My daughter is turning two in a month, and recently I’ve been thinking a lot about her birth. I’m finally removed enough from the experience that I think I can actually process the details surrounding her birth. I’ve also given myself permission to have a little freak-out about how scary the experience was. I’ve always focused on the outcome—a healthy, albeit tiny, beautiful, perfect baby girl. And while I’m so grateful for that outcome, I think it does a disservice to me and to the larger pregnancy after loss (PAL) community to pretend that the scary birth didn’t happen or that it didn’t matter.
To understand the bigger picture of each unique experience, and to be able to give each other grace—give ourselves grace—we need to recognize and respect the wide range of experiences and emotions that mark this wild ride that is pregnancy, birth, and parenting after loss.
I’ve hesitated sharing our birth story. Partly, I didn’t want to scare people, and partly I didn’t want to be judged as ungrateful. I couldn’t bear hearing, “All that matters is a healthy baby.” In fact, when I heard that phrase during our pregnancy after loss, I’d actually correct people and say, “Living baby. All that I want is to give birth to a living baby.”
Even in the PAL community, many pre-conceived notions seem to exist about what we’re allowed to wish for with our subsequent babies. We shouldn’t be disappointed in gender or type of birth or frustrated with a colicky baby. We should just be grateful to have this opportunity to be pregnant, to give birth, to parent a living child, because there are many women who may not get that experience.
We don’t allow others, especially in the pregnancy after loss community, to grieve gender disappointment or a traumatic birth. In fact, we often don’t allow ourselves to grieve these things, and we judge ourselves harshly when we feel this disappointment.
But that’s not healthy. That judgment invalidates our experiences, our truth. And it rips away a piece of the story. As PAL mamas, we know that stories contain pain. Each one of us is here because of our loss. We aren’t who we are or where we are without the pain of loss.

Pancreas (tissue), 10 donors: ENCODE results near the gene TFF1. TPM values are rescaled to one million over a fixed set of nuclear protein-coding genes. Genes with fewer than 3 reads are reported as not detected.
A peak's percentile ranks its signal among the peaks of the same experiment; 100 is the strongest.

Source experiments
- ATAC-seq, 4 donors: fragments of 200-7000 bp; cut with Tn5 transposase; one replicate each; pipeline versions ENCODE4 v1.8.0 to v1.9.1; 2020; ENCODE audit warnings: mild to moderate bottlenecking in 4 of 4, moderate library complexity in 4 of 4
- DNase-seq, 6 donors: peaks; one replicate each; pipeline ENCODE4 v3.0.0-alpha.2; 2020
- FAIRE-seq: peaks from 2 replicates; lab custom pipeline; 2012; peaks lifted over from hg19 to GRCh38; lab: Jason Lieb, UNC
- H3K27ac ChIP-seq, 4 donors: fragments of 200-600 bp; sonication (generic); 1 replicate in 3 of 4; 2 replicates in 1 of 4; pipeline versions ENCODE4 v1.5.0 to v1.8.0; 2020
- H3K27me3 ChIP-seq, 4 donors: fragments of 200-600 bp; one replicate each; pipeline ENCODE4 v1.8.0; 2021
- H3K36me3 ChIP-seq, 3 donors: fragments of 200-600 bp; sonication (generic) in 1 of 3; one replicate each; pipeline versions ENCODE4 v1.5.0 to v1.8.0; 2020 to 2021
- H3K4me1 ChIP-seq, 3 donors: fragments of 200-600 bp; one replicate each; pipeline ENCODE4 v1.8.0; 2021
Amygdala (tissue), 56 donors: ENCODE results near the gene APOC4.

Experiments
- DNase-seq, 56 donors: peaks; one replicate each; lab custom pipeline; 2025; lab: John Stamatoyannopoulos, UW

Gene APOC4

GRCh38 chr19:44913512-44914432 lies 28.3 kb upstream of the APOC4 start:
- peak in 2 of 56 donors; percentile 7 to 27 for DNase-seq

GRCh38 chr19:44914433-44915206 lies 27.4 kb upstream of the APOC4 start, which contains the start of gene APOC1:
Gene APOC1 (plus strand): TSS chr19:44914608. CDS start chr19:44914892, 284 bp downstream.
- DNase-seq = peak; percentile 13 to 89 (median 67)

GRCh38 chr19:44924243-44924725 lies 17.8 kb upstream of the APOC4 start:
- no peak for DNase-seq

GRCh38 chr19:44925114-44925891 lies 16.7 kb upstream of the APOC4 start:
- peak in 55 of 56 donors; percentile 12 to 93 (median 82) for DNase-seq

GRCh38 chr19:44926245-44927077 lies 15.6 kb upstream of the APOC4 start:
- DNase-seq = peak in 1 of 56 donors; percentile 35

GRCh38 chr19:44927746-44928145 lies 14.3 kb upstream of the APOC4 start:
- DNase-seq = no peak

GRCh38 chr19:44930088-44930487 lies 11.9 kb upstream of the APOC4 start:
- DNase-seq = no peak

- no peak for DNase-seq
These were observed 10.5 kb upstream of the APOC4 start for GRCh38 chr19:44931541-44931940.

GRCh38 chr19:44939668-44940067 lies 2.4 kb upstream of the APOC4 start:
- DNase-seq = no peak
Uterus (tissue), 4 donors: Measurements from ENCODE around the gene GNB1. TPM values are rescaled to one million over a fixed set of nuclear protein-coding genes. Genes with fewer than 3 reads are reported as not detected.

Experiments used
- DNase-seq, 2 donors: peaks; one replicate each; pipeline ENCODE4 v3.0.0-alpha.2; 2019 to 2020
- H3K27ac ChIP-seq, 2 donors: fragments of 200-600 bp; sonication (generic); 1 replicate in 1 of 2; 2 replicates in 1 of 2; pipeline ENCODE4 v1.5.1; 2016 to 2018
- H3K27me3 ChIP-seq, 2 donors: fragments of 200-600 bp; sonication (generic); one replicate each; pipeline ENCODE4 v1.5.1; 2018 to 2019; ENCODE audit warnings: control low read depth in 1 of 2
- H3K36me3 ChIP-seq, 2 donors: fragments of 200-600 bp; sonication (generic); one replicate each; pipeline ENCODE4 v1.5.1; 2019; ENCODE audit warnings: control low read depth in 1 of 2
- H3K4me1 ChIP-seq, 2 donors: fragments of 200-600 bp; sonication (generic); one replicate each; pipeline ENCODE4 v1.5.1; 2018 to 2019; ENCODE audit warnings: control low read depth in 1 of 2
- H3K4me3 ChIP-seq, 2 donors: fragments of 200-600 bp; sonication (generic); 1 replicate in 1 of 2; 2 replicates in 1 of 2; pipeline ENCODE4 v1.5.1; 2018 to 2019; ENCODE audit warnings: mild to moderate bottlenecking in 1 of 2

So, why do we try to wipe away certain painful aspects of pregnancy and birth after loss? Because we don’t want to seem ungrateful? Because we don’t want to rub our good fortune in the faces of others who are still struggling and would do anything to have the outcome we had? Because we need to forget the more painful details in order to protect ourselves?
We use these beautiful terms in the loss and pregnancy after loss community—sunshine babies, angel babies, rainbow babies, and pot of gold babies. I understand that we’re trying to make something beautiful out of something dark and painful, but at times I’ve struggled with each of these terms. And, to be honest, I cringe when someone calls Patrick an angel baby. But, I don’t correct them, because I love hearing my son’s name spoken. I also don’t cringe when I hear someone else call her baby who died an angel baby. We each do what is meaningful to us.
But, what is meaningful to us may not be meaningful to someone else. And what is painful for us may not be painful for someone else. And what brings us joy may not bring everyone joy. And you know what? That’s OK.
Even though we are one big PAL community, each of us comes to this point in our journeys with different pieces in our story. We each bring complex richness to this community. Through these different pieces, we find incredible empathy.
Yet, sometimes when our experiences differ, we don’t understand. Instead of offering empathy, we judge. Or, we internalize the words we’re hearing outside of the loss community, like, “Now that you’re pregnant again, you can move on and be happy.” We start to judge ourselves and think, “I should be happier. I shouldn’t be so scared. I shouldn’t care about the gender of this baby. I shouldn’t care about my birth options. I shouldn’t care if this baby has a serious health concern. I should just be grateful and happy for each day.”
My advice for you is to not erase the parts of your pregnancy after loss story that were painful. And don’t let other people erase them either. But, at the same time, don’t erase other mama’s painful parts of their stories. Let’s embrace all of the messy painful beauty that pregnancy after loss brings. Let’s see and validate the richness that these different experiences bring to the community. Let’s give each other and ourselves grace.